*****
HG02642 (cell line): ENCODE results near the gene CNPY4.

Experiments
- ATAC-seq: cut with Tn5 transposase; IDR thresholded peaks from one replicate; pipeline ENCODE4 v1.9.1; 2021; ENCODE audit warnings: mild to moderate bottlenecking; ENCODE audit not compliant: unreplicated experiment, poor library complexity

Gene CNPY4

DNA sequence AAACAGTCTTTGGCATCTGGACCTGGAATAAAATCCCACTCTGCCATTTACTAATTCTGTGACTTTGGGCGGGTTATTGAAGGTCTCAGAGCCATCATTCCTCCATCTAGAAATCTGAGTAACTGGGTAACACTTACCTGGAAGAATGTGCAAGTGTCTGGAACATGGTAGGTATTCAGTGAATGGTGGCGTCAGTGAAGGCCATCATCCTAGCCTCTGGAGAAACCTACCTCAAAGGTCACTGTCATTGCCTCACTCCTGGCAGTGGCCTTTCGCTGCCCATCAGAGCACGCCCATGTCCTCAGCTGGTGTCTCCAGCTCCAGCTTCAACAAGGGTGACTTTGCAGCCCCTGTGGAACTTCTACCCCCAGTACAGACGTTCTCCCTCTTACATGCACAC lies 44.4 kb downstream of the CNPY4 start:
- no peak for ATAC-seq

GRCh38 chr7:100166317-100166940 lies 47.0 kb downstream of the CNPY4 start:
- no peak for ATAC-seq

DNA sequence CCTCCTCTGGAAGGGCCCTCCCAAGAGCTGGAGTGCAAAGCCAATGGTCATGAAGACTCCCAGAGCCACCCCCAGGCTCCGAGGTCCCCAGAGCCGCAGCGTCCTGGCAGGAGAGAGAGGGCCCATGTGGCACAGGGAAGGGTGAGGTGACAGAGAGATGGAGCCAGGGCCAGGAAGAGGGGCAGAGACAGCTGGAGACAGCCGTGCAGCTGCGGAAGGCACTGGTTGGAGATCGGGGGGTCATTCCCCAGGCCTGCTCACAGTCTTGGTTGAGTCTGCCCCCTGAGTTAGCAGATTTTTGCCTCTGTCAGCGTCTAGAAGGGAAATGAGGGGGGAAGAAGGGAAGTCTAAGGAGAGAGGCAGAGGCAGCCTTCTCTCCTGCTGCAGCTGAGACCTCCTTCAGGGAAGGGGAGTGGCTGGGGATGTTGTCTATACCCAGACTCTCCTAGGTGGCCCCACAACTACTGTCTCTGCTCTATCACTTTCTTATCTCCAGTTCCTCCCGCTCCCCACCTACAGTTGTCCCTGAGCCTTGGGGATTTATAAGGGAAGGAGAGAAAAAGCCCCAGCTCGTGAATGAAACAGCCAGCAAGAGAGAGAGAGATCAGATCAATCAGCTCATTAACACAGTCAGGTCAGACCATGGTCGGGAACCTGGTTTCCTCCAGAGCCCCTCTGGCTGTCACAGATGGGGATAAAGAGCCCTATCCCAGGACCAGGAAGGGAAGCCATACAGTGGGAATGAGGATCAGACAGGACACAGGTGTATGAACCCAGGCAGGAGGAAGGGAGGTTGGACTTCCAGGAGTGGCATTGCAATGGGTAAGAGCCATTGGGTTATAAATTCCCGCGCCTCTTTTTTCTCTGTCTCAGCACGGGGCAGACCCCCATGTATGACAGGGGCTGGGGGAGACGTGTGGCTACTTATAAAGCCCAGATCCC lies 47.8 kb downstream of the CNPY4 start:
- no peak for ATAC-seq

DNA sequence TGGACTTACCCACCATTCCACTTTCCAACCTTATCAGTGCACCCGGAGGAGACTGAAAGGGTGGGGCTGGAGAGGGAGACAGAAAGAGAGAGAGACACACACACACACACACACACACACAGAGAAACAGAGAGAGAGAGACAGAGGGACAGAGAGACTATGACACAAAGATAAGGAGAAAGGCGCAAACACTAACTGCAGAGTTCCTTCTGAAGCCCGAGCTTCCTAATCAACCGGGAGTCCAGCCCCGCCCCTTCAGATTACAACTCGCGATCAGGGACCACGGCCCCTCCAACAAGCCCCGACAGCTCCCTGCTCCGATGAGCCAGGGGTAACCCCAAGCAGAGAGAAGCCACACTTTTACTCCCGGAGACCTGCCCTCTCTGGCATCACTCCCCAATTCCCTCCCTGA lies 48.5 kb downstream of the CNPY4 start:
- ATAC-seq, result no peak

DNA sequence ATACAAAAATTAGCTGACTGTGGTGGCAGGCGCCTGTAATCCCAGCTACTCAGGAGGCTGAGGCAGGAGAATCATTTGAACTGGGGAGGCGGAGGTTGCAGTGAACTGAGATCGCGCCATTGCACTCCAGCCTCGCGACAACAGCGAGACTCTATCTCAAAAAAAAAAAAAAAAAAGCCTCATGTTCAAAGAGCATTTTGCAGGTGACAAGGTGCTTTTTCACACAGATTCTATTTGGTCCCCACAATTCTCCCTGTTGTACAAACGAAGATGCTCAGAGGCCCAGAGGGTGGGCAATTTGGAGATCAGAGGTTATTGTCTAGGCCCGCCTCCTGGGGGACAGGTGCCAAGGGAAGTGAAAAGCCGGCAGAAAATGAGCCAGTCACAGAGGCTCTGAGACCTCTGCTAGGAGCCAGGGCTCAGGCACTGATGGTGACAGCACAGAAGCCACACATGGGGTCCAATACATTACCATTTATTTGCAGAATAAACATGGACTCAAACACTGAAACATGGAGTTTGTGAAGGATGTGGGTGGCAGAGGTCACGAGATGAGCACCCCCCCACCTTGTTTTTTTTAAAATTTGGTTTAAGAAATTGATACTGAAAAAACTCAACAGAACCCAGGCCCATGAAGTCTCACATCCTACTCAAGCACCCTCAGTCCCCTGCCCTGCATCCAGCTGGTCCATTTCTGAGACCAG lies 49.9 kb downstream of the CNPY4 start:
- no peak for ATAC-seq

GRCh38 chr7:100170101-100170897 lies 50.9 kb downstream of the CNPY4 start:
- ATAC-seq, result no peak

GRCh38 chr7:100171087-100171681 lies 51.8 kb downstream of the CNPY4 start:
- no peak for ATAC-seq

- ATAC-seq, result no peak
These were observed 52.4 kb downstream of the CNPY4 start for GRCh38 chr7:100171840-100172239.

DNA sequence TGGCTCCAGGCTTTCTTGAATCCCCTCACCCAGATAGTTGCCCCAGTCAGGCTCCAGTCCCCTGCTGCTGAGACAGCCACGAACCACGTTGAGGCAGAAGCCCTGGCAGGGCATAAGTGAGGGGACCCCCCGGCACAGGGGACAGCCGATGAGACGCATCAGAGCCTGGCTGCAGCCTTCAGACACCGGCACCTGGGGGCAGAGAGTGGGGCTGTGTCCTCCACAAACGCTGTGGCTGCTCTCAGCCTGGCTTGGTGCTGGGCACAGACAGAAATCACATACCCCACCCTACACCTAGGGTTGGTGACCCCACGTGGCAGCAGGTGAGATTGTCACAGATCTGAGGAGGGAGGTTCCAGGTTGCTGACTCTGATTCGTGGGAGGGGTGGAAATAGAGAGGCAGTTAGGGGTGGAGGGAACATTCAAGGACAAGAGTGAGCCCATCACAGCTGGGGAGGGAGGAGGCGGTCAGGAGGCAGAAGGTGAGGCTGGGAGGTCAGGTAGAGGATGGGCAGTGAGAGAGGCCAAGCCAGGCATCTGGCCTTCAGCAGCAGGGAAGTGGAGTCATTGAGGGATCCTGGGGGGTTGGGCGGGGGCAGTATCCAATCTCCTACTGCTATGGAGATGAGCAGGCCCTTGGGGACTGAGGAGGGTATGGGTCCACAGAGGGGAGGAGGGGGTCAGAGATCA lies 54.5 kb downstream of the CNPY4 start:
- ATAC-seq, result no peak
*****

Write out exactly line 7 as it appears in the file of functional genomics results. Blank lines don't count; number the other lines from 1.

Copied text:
GRCh38 chr7:100166317-100166940 lies 47.0 kb downstream of the CNPY4 start: